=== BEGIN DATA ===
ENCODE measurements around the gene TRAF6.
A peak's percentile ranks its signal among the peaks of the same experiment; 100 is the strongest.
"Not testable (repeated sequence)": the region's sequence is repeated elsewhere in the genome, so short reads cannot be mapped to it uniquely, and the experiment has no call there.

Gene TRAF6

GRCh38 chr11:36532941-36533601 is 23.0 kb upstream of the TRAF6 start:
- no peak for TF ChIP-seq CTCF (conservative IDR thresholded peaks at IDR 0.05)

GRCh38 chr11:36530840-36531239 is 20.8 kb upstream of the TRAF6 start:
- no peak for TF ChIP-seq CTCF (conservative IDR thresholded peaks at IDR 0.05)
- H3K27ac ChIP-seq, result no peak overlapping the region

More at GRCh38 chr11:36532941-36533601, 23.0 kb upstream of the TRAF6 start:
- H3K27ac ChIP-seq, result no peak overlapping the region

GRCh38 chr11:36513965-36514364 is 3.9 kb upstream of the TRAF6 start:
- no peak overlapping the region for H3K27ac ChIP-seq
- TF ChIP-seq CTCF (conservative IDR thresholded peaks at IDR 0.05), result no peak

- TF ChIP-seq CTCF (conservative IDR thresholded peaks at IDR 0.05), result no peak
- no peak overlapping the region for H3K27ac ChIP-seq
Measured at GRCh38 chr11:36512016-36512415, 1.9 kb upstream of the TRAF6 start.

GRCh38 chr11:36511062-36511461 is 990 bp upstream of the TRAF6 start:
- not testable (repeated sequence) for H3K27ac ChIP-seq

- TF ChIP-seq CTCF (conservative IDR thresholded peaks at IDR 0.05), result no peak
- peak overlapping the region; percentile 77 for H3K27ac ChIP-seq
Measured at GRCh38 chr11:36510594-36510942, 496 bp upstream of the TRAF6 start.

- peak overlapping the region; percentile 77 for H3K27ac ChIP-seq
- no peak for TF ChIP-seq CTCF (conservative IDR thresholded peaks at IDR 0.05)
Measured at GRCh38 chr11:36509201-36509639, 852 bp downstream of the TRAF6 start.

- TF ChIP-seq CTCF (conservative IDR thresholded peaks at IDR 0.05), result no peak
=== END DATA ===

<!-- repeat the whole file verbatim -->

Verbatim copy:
ENCODE measurements around the gene TRAF6.
A peak's percentile ranks its signal among the peaks of the same experiment; 100 is the strongest.
"Not testable (repeated sequence)": the region's sequence is repeated elsewhere in the genome, so short reads cannot be mapped to it uniquely, and the experiment has no call there.

Gene TRAF6

GRCh38 chr11:36532941-36533601 is 23.0 kb upstream of the TRAF6 start:
- no peak for TF ChIP-seq CTCF (conservative IDR thresholded peaks at IDR 0.05)

GRCh38 chr11:36530840-36531239 is 20.8 kb upstream of the TRAF6 start:
- no peak for TF ChIP-seq CTCF (conservative IDR thresholded peaks at IDR 0.05)
- H3K27ac ChIP-seq, result no peak overlapping the region

More at GRCh38 chr11:36532941-36533601, 23.0 kb upstream of the TRAF6 start:
- H3K27ac ChIP-seq, result no peak overlapping the region

GRCh38 chr11:36513965-36514364 is 3.9 kb upstream of the TRAF6 start:
- no peak overlapping the region for H3K27ac ChIP-seq
- TF ChIP-seq CTCF (conservative IDR thresholded peaks at IDR 0.05), result no peak

- TF ChIP-seq CTCF (conservative IDR thresholded peaks at IDR 0.05), result no peak
- no peak overlapping the region for H3K27ac ChIP-seq
Measured at GRCh38 chr11:36512016-36512415, 1.9 kb upstream of the TRAF6 start.

GRCh38 chr11:36511062-36511461 is 990 bp upstream of the TRAF6 start:
- not testable (repeated sequence) for H3K27ac ChIP-seq

- TF ChIP-seq CTCF (conservative IDR thresholded peaks at IDR 0.05), result no peak
- peak overlapping the region; percentile 77 for H3K27ac ChIP-seq
Measured at GRCh38 chr11:36510594-36510942, 496 bp upstream of the TRAF6 start.

- peak overlapping the region; percentile 77 for H3K27ac ChIP-seq
- no peak for TF ChIP-seq CTCF (conservative IDR thresholded peaks at IDR 0.05)
Measured at GRCh38 chr11:36509201-36509639, 852 bp downstream of the TRAF6 start.

- TF ChIP-seq CTCF (conservative IDR thresholded peaks at IDR 0.05), result no peak